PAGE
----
Whenever questions like this one are asked, the answer should be: "In mathematics you can make up any rules you like, but what is it that you want to achieve?"

Division is defined the way it is not because your teacher says so, or because his teacher says so, but because its rules are chosen so that things work out in the best way possible. Many, many people thought about division and they agree that for many reasons it is better to leave $0/0$ undefined. However, if someone comes up with better rules, we'll use them. And if someone has different needs for division than everyone else, they have the freedom to use different rules (although they'll have to be pretty clever to think of better division than the one we use).

What do we want from division? Well, it should be useful in the sense that we can apply it in everyday real-world problems. It should also have good mathematical properties because then we will be able to do clever things with division. For instance, if division obeys the algebraic law $a \cdot (b / a) = b$ then we will be able to cancel out division and multiplication, which can potentially save us a lot of work.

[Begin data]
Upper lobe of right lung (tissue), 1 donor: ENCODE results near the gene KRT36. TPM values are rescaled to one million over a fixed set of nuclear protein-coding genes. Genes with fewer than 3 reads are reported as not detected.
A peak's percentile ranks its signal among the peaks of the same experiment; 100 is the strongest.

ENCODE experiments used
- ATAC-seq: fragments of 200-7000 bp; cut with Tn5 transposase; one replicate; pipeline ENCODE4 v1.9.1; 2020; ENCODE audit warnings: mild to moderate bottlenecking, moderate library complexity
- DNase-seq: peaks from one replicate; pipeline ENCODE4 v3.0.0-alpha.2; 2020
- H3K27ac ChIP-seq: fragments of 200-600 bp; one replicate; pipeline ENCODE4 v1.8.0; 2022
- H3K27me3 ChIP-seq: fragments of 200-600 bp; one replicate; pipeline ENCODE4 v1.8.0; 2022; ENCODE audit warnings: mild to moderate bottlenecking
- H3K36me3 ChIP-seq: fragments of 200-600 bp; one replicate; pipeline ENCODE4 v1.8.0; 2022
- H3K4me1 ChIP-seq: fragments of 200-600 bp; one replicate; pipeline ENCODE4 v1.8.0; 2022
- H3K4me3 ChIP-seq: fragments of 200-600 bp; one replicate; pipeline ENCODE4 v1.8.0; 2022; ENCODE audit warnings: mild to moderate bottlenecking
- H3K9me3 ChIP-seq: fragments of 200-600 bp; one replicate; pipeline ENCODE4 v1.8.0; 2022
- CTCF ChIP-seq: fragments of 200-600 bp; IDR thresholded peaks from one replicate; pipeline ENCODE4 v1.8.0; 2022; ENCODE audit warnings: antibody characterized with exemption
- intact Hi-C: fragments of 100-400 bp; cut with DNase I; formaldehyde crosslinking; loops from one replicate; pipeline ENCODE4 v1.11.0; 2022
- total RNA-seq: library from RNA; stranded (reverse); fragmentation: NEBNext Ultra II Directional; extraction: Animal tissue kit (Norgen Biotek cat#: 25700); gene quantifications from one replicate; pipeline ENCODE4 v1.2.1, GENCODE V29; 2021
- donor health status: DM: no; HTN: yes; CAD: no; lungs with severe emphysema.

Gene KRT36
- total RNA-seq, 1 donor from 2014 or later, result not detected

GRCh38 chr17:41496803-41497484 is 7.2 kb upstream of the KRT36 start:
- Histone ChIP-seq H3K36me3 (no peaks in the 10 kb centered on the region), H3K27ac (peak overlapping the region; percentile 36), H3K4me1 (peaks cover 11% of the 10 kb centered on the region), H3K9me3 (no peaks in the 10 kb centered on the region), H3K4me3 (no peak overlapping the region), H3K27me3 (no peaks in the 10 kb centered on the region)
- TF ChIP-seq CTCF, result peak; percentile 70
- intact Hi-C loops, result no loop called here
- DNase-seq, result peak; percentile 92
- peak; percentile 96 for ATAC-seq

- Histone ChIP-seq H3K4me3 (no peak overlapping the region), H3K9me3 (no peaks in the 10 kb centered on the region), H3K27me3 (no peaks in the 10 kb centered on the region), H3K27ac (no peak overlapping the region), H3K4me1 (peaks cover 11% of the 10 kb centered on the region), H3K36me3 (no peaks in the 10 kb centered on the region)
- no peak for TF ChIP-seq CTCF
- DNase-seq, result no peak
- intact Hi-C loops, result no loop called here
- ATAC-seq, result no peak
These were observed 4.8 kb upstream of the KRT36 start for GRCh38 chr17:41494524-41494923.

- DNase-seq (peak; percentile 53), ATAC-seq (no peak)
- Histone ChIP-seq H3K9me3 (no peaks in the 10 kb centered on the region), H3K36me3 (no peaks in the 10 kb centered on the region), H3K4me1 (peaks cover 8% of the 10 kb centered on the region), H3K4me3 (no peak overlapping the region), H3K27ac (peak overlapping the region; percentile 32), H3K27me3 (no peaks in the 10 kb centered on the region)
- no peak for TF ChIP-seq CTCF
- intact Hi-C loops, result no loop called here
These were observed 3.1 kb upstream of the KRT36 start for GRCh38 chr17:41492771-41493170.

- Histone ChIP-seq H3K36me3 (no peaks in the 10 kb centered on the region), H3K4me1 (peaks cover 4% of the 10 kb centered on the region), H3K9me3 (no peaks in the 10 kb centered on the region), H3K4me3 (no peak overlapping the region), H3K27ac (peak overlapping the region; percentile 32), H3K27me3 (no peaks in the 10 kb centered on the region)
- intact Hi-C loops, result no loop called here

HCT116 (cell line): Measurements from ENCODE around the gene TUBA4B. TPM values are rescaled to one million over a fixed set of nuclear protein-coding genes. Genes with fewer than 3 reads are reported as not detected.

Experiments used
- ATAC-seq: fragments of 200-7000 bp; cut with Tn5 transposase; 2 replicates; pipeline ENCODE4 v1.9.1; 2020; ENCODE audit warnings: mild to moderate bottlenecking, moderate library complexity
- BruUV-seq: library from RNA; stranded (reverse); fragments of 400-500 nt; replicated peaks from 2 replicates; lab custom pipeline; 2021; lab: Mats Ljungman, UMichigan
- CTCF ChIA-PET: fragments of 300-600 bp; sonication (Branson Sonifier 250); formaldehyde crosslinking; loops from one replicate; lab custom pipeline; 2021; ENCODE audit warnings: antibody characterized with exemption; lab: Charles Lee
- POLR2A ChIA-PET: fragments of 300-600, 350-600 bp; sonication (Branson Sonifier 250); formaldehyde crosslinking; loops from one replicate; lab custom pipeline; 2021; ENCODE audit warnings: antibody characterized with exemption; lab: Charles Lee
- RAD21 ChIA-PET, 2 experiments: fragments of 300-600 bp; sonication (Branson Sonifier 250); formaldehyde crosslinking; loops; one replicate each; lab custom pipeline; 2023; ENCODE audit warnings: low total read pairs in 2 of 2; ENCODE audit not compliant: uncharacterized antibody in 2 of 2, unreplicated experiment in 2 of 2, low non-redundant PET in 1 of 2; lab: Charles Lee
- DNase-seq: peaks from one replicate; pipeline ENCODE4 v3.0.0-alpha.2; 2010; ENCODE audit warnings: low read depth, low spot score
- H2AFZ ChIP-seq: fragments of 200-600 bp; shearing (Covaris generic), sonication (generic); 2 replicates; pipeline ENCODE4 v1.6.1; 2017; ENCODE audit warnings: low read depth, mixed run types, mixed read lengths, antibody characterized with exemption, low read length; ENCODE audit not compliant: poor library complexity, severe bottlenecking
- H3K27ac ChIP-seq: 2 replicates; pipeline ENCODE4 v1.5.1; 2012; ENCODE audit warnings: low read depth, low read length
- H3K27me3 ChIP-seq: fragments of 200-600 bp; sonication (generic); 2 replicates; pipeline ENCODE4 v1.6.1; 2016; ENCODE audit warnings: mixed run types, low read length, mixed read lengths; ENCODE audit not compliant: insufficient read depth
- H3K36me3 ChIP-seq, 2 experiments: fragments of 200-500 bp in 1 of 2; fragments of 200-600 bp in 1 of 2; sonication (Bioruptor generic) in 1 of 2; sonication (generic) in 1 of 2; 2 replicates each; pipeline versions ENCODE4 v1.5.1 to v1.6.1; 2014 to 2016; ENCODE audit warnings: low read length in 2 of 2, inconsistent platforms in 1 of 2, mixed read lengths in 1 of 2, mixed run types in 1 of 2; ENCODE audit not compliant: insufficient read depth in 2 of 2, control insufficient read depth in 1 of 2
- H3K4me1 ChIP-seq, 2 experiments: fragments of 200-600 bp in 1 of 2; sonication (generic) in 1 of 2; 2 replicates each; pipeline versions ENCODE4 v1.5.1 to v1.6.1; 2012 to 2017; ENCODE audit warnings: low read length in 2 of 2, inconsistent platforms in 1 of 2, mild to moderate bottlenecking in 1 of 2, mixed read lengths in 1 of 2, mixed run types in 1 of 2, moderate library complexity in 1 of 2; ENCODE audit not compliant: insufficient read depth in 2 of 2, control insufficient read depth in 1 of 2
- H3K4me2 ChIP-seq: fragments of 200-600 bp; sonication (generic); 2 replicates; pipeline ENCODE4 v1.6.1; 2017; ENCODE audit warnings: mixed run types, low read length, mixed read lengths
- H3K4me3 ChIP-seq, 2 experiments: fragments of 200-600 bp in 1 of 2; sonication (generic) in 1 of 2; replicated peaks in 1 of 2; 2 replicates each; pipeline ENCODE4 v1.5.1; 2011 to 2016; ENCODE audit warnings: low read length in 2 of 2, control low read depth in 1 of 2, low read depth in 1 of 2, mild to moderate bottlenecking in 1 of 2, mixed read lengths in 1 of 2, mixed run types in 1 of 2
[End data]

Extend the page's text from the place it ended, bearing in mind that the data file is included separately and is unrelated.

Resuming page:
You ask what's wrong with defining $0/0 = \mathbb{R}$. First of all, notice that you are suggesting that the quotient $0/0$ not be a number but a set of numbers. This will get you into trouble because I will ask annoying questions. For example, which of the following answers is supposed to be correct in your scheme of things:

  1. Is $(0/0)^2 = \mathbb{R}^2 = \{x^2 \mid x \in \mathbb{R}\} = \{y \in \mathbb{R} \mid y \geq 0\}$ correct?